Dock of bay, hand lines perfect fit


Crab corner

July 01, 1999|By Mike Kobus | Mike Kobus,SPECIAL TO THE SUN

Last Monday was the long-awaited first day of summer, bringing warmer weather, longer days and, of course, more crabs! What better way to spend a lazy summer day than hand-lining with the kids, creating fond memories -- many of us remember that special person who took us on our first crabbing adventure.

The great thing about hand-lining is that it's relatively inexpensive, easy to learn and enjoyable for all ages. All you need is a ball of sturdy string, chicken necks, a net and a pier or shoreline from which to crab.

Great places for hand-lining on Maryland's Western Shore include Fort Smallwood State Park on the Patapsco River and Sandy Point State Park, which is next to the Bay Bridge.

In Southern Maryland, Point Lookout State Park offers hand-lining from the causeway; Matapeake State Park and Romancoke Park are good places to try on the Eastern Shore.

The parks tend to get quite crowded on weekends, so try crabbing on weekdays.

On arrival at the crabbing spot, the first step in hand-lining is to cut string into 12-foot pieces -- longer if the pier is very high or the water is deep. Tie a fresh, skinless neck to the string and toss it into the water.

If the current is strong, attach a one-quarter-ounce sinker to the neck, since crabs are mainly bottom feeders. Tie your lines to the pier, spacing them about eight feet apart.

After waiting a few minutes, the line should become taut as a crab begins to feed. Slowly pull up the line, finger over finger, until the crab comes into view. Quickly, but carefully, net the crab, before the speedy creature has time to make a getaway.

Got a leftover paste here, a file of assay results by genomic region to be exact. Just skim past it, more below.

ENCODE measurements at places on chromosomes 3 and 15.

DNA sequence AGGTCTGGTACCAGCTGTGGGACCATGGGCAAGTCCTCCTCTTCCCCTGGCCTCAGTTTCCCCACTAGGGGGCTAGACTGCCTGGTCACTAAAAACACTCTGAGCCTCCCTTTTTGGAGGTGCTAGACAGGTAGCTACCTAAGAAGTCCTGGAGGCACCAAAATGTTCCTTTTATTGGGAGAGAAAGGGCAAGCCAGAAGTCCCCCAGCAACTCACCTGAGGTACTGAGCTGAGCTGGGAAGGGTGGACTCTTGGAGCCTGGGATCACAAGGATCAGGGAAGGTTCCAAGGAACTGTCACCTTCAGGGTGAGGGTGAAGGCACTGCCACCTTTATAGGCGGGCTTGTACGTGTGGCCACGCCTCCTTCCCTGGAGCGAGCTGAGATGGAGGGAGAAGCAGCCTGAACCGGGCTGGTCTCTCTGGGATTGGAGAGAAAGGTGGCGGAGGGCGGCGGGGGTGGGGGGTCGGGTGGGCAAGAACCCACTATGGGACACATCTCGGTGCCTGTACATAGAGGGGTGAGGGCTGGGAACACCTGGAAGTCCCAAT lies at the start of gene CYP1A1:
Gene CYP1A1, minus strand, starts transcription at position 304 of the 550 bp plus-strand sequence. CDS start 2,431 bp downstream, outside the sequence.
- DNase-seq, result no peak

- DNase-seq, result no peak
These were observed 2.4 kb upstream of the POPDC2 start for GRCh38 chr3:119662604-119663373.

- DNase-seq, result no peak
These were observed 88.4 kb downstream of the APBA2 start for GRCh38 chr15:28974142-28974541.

When crabbing from a high pier, such as the one at Matapeake, you will need a long-handled net.

Although crabs can be caught at any time, crabbing during the incoming high tide seems to provide the best chance for success, since crabs often crawl into the protective grasses of the shallows to feed, mate and slough.

Remember that a hard crab must measure at least five inches point to point to be legal.

Once you get your crabs home, you may want to refrigerate them or put them on ice. Crabs that have been chilled tend to be easier to handle and don't lose their fins or claws during the steaming process.

There's nothing that gets a mouth watering quicker than the smell of crabs steaming in your own kitchen.

Use either a three-piece steamer or a large pot and a rack, making sure that the crabs stay above the liquid so that they avoid becoming soggy.

The first step is to put several cups of water, vinegar and, if desired, beer in the bottom part of the steamer.

Next, wet the crabs and place them in the pot, sprinkling each layer with a handful of crab seasoning, such as Old Bay, Baltimore Spice or JO Spice.

Put the pot on the stove on high heat. After about 10 minutes, check to see if the crabs have turned red. This is the point at which you begin timing. Steam them for 10 minutes on high and then 10 minutes on medium high for perfect crabs.

For more information and a great recipe for crab imperial, visit my Web site at http: //

Baker on vacation

Peter Baker is on vacation. His outdoors column will return next Thursday.

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